September 22, 2019

Not all, but most of the engineering students are familiar with Rubik’s cube. I also used to think how could it be solved? But after practicing it for 3-4 days watching a video in youtube, I learned it. Here, I would like to share it with those who are curious enough: how to solve this cube???

In 1974, a young Professor of architecture in Budapest (Hungary) named Erno Rubik created an object that was not supposed to be possible. His solid cube twisted and turned – and still it did not break or fall apart, that’s what we call Rubik’s Cube or Büvös Kocka (“Magic Cube”) or Hungarian Horror. It took well over a month for Erno to work out the solution to his puzzle. The most crazy thing about it is it has become the world’s best sold playing toy ever. Erno designed it to help students to understand spatial relationships in space about 3D geometry. Rubik’s Cube has six sides, with each side a different color (traditionally blue, green, orange, red, white, and yellow).

Some of the major events in its history are:

  • 1974: Rubik created the first working prototype of the cube.
  • 1977: The first ‘Magic Cube’ was sold in a Budapest toyshop.
  • 1979: Tom Kremer negotiated and signed the distribution license across the world.
  • 1980: The ‘Magic Cube’ was renamed The ‘Rubik’s Cube’.
  • 1982: The first annual International Rubik’s Championships was held. More than 100 million Rubik’s Cubes had been sold and most had yet to be solved.
  • 1995: Diamond Cutters Int. created the ‘Masterpiece Cube’.
  • 2005: The Cube celebrated its 25th Anniversary in a special edition pack.
  • 2007: Ernő Rubik awarded the prizes at World Championships in Budapest.
  • 2013: A new cube was born! All new faster action mechanism and durable tough tiles.


Can you imagine, what’s the total number of possible configurations for Rubik’s cube?

:- It’s more than 43 quintillion possible configurations (43,252,003,274,489,856,000 to be exact).


Solving procedures:


Name the six sides of cube as Front(F), Back(B), Left(L), Right(R), Upper(U), Bottom(BT) and movements as C: clockwise, CC: counter clockwise, 2X: 1800. Then the procedures are as follows:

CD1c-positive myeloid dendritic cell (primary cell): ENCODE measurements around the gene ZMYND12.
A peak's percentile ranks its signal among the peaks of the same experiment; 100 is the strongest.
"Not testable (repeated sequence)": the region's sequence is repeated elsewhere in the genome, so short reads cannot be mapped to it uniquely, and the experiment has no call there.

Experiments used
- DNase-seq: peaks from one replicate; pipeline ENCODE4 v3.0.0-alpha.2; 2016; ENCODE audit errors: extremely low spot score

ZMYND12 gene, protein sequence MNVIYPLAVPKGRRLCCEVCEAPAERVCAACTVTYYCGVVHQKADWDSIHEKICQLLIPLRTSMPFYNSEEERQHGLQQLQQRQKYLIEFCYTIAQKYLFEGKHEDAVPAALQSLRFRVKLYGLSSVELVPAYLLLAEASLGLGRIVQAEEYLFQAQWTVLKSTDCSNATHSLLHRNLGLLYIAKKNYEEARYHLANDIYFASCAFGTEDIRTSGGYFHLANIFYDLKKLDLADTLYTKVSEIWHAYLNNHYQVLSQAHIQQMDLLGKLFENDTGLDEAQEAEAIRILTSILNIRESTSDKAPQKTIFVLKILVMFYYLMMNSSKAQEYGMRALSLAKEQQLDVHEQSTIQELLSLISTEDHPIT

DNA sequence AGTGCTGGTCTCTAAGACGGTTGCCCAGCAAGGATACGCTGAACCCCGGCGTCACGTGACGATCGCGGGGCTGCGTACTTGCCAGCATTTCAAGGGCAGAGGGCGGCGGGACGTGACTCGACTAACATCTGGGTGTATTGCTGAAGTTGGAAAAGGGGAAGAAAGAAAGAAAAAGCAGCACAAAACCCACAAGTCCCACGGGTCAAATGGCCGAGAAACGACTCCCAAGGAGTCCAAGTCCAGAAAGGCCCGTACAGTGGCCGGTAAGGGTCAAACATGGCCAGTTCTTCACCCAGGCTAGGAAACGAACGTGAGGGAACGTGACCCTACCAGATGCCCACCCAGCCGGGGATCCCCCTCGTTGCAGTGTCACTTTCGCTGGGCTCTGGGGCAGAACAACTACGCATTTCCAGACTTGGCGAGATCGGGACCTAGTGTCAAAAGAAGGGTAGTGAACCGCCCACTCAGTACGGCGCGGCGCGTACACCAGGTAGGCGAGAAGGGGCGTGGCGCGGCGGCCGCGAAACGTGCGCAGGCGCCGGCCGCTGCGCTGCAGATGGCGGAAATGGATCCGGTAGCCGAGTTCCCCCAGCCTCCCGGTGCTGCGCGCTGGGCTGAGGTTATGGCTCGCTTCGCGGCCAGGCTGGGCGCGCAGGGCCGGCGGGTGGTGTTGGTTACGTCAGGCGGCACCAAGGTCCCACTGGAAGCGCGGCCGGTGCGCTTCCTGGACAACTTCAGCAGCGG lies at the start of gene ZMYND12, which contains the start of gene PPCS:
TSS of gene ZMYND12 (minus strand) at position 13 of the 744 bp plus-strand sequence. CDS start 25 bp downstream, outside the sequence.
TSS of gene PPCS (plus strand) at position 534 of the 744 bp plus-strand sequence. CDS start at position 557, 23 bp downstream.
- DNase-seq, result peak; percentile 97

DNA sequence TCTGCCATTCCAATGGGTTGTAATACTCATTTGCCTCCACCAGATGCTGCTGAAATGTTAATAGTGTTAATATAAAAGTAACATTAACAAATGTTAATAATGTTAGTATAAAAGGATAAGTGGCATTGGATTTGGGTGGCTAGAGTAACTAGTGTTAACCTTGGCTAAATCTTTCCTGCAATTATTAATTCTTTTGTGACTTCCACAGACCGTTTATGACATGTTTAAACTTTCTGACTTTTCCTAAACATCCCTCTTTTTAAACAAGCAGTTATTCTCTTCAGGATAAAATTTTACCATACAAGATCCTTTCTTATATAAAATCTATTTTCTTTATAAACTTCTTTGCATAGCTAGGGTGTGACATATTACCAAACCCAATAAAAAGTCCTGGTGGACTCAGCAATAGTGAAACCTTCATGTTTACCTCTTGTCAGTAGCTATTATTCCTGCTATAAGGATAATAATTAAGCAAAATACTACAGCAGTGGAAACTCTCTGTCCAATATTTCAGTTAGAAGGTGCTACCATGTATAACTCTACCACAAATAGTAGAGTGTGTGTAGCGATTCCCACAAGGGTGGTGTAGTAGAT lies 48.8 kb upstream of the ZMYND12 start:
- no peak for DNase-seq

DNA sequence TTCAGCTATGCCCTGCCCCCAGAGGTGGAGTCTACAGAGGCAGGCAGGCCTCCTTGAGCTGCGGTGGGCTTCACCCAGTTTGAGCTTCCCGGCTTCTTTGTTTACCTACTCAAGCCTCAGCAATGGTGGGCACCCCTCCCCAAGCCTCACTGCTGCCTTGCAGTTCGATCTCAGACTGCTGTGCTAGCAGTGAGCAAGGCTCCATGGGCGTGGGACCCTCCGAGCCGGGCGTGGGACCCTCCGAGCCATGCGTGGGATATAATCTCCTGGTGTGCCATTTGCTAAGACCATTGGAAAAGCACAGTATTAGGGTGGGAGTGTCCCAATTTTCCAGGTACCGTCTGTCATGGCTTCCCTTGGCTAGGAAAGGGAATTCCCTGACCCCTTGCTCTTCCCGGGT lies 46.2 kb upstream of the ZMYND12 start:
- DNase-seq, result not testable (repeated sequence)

1.The White Cross:

Taking the yellow centered face, construct a white cross around the yellow center as shown in fig 1.

Remember, whatever movement you make, the block at center never alters its position from centre. Only the faces around it, get altered.

After this, considering this picture(Fig 1), in right side view, the central block of top row and the block just below it, make it same colour by rotating the middle layer of blocks horizontally. Then  rotate the right layer of blocks by 1800 so that the two blocks just dealt move to central and lower row. Repeat the same steps for all four side blocks of white block. After you complete all of these, you will see a white cross just at the opposite side of your previously upper face. Then it would look like in fig 2.

2.The White Corners:

You may have maximum 4 corners unmatched with white colour. For this, if the white piece to be arranged is in the left side bottom row or right side bottom row, follow the step as follows:

Left side=  R: CC,  BT: C, R: C                                        Right side= L: C, BT: C, L:CC

If the white piece is in left or right side upper row, bring it to bottom row first. If it is in exact bottom, make the bottom piece diagonal to the upper block to be filled and face the bottom white piece away from you and follow the rotation(for right side):

Right side: R: C,  BT: C, R: CC

Now the white piece at bottom appears at the left or right side as previous pieces

and follow the previous steps to get a complete white side. It looks like Fig 3. You would notice a small T in every side of the same colour automatically as shown in the figure 3.

3.The sides of middle layer (white facing upward):